1995 Buessem Award Recipient
John M. Herbert began work on dielectrics in 1948, having spent ten years working on arc-carbons and dry batteries and earning a first-class degree in chemistry. That year he passed on to a pilot plant a barium titanate composition with a K of 4000 and a steep negative TCC at room temperature, but with minimal loss, voltage, and frequency sensitivity, and low aging properties; it was produced commercially for the next ten years. In 1950, multilayer units with palladium electrodes were manufactured in small quantity. Development in the early 1950s of a low-loss piezoelectric composition based on cobalt doped barium titanate led to an interest in transition element additives. Manganese was found to permit firing in strongly reducing atmospheres so nickel could be used for electrodes in multilayer stacks.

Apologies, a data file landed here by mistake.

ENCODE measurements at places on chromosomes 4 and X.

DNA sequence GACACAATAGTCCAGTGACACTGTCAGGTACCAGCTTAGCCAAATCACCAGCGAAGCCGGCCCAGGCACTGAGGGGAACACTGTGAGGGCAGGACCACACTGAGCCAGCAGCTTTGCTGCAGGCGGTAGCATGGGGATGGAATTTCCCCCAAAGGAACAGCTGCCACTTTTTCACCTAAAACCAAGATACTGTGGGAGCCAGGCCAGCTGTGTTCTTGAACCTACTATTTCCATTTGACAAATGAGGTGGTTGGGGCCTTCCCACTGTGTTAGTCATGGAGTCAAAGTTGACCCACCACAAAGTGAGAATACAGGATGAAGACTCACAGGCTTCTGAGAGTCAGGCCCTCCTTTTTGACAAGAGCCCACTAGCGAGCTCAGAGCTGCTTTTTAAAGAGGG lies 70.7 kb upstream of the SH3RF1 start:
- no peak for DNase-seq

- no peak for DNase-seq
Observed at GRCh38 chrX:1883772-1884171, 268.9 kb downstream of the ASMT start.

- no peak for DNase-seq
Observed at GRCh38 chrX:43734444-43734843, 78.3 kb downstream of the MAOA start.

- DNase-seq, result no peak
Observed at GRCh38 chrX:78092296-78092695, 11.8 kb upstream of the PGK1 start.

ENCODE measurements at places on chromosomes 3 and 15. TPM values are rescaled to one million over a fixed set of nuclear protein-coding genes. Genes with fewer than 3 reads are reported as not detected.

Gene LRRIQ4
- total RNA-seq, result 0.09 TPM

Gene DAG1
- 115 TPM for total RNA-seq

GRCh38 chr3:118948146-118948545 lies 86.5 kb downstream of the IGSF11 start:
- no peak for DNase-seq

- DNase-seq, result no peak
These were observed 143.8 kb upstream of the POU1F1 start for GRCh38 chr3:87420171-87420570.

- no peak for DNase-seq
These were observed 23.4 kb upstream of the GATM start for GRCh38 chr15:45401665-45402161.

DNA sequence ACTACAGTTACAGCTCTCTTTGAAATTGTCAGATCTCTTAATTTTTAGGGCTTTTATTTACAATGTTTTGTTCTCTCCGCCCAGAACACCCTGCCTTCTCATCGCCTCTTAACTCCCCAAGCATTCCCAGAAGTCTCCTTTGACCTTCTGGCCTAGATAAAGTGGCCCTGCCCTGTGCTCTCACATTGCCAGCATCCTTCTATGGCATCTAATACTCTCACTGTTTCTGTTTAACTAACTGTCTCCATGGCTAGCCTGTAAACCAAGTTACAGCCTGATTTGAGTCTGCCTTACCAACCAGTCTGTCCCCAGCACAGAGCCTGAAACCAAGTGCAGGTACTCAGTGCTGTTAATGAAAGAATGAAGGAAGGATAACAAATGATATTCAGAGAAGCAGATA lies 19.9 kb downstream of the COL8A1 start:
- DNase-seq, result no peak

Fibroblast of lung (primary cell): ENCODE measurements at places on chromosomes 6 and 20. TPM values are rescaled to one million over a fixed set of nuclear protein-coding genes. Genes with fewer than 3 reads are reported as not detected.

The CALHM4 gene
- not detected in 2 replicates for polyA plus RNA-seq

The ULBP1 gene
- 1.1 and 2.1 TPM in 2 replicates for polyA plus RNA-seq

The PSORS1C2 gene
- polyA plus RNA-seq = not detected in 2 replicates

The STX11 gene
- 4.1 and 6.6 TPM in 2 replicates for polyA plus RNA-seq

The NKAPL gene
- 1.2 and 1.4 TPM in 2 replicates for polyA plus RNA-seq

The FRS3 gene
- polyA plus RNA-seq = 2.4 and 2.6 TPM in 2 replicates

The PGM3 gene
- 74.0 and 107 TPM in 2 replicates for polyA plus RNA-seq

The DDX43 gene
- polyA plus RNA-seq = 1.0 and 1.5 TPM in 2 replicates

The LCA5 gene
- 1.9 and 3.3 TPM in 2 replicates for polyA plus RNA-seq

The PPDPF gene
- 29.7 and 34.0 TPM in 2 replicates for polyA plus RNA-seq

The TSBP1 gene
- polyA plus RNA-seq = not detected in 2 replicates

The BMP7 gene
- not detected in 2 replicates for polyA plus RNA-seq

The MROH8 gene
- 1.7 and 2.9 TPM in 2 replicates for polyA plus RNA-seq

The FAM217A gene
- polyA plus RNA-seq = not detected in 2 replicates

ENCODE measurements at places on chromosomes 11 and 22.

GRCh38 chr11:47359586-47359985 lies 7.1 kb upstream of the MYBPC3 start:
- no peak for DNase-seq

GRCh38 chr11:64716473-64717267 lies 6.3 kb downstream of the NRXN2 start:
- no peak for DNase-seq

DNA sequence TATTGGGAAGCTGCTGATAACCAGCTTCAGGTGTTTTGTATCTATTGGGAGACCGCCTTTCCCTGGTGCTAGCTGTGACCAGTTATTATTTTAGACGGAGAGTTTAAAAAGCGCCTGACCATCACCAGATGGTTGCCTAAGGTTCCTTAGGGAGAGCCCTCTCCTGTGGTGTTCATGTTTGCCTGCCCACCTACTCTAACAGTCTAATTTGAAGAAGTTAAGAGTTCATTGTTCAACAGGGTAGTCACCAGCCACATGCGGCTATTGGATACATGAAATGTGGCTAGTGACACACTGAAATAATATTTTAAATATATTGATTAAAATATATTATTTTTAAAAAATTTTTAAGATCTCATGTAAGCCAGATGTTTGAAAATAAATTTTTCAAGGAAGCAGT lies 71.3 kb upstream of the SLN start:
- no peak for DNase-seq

In the following years, John managed a small research division, which worked on a wide range of projects—dense silicon nitride for engine components, electro-optic and pyroelectric ceramics, infrared imaging, reed-relay and contact breaker contacts, magnetostrictive ferrites, bubble memories, plated wire memories, electrolytic capacitors, thin film components, etc. Meanwhile, a deep interest in ferroelectrics enabled him to write two specialist books when he retired. A later effort with Tony Moulson of the Leeds University Ceramics Department, aimed at undergraduates, was of wider interest.
In 1991 he was elected a Fellow of the American Ceramic Society, which was a very pleasant accolade from his peers.
Outside research, he indulged an admiration for Voltaire by digging his garden, sailed a dinghy on the local reservoir, and still takes a dilettante interest in architecture. Wife, daughter, and two grandchildren have kept him in touch with the outside world.
The Center for Dielectric Studies presented Dr. Herbert with the Wilhelm R. Buessem Award at the CDS Awards Dinner on October 19, 1995.